The Huna Tlingit call Glacier Bay home with the wolves, bears & mountain goats that also call this place home. Oral history & scientific findings are in agreement that these people occupied the Bay long before the last great glacial advance.  By the late 1700s when European explores sailed into the region there was no bay, only a great wall of ice bordering the body of water that became known as Icy Straight.  Later, as the ice receded, the Huna Tlingit returned to their homeland, erecting permanent winter villages & setting up seasonal camps throughout the rapidly enlarging bay.  These people were known as hunters, fishers & gathers. A common Tlingit saying, “when the tide is out, the table is set”, descript to the dietary importance of shellfish.  Salmon was the most important fish harvested from spawning streams beginning in late spring & halibut which follows salmon to shallower waters, were most easily caught during the summer months that was the best time to smoke the fish & to preserve it for the winter, also rockfish is known to be caught at any time of the year.  Seals were most often hunted during the winter cos the seals’ body fat is the thickest.  Water repellant seal fur provided the ideal garment for the Tlingit people who crafted beautiful hats, coats, trousers, boots, gloves, moccasins & blankets from the fur. Seal fur was also a prize to cover the canoes, which allowed them to closely approach the seals during a hunt.  Seals can be found everywhere in Glacier Bay.  During the wet & cold months of the year, any meal was not complete without dry fish dipped in rendered seal oil. Seal oil is also known as an important preservative that kept berries & other foods unspoiled for many months after the harvest. Within Glacier Bay, many specific areas are known to have served as important food harvest sites at different times of the seasons; cliffs where seabirds nest provide fresh eggs for a few weeks each year, berry patches came into season at varying times & land mammals such as deer & mountain goats provided protein during the cold months.  Canoes were the major source of transportation in the region.  They are quite impressive & beautiful to the modern eyes that were to the Tlingit’s as pathways for the agricultural societies.  Cedar was used to make the canoes & sometimes they exceeded 60 feet in length that carried dozen of people & their supplies.  A canoe voyage would sometimes covered an incredible distance by modern man standards that would reach as far to the north to Copper River, west to Kodiak Island & south to present day Washington state & beyond. The Tlingit’s held a deep appreciation for all the natural resources they depended upon that provide them as good stewards to the land & waters.  Waste or misuse was considered an insult to the spirits that permeated the Tlingit world.  Clan names, crests, artwork & oratory all attest to the Tlingit’s’ close relationship with animals as well as with natural features most particularly mountains & glaciers.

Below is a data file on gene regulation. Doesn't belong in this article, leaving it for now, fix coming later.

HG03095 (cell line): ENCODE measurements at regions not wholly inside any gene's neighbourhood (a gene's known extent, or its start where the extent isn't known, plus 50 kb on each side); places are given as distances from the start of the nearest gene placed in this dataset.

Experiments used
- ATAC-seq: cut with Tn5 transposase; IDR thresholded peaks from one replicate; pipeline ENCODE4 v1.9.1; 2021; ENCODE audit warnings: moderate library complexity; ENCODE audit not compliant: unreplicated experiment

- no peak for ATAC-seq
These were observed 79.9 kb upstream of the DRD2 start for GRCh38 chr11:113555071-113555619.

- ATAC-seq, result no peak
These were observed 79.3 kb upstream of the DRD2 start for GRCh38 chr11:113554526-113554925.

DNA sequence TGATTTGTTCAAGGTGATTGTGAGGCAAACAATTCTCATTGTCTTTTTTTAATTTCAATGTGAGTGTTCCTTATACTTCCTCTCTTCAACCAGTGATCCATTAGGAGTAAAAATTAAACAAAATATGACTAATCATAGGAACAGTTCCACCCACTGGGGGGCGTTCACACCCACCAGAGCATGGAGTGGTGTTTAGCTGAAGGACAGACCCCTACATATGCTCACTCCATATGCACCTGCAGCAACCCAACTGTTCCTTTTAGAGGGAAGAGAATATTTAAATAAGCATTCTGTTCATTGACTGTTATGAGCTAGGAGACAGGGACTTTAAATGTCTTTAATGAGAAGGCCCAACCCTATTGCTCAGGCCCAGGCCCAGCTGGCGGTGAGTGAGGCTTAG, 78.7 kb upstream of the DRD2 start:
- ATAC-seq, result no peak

Today the Huna people can be found in the largest village, Hoonah, located on the southern shore of Icy Strait.  I’ve visited the village a couple of times during my first summer in Alaska where I did a ferry run for Allen Marine Tours.  I had the opportunity to go on one of the word’s largest zip lines, which is the big attraction for visitors these days. From time beyond memory at least four clans ancestral to the Hunan people lived in & occupied Glacier Bay.  The natural history of Glacier Bay is retained in the oral history of these clans that describe villages & campsites destroyed by encroaching glaciers & the migration of clans out & back into the bay as the ice advances & retreats.  The stories & songs about the region are at.oow & can only be told or sung by clan members or by their consent. The four original clans of Glacier Bay are the following: The Eagle Clans were broken up into Kaagwaantaan, Wolf Crest, Wooshkeetaan or Shark Crest & Chookaaneidi or Bear Crest; the Raven Clan was T’akdeintaan or Whale or Kittiwake Crest. Glacier Bay has both English & native names for the same places. This land is rich in history & now there’s a cultural interpreter that sails along with the park ranger to provide both naturalizing of the voyage threw this grate land.
Sunset in Bartlet Cove
By early afternoon the boat has sailed to Margerie Glacier at the head of the bay. The glacier is a highlight for any voyage in addition to all the wildlife viewing stops along with the inlets & coves. I didn’t hear any caving today while I was on deck, but that doesn’t mean that it hasn’t.  Glaciers are very active & when you hear caving or shooters it’s a reminder that these “moving rivers of ice” are still dancing to Mother Nature’s beat. It’s been a rather beautiful day on deck with sunshine making its appearance rather then the liquid one.  It’s always beautiful to watch the glacier & to be reminded by the peacefulness of life.  A day at Glacier Bay is always enjoyable.  A newfound appreciation of the land is always present when you spend your journey through the geological timeline of our planet. It definitely opens your eye up to the importance environmental issues such as global warming & the need for change on the way man has done things with modern technology.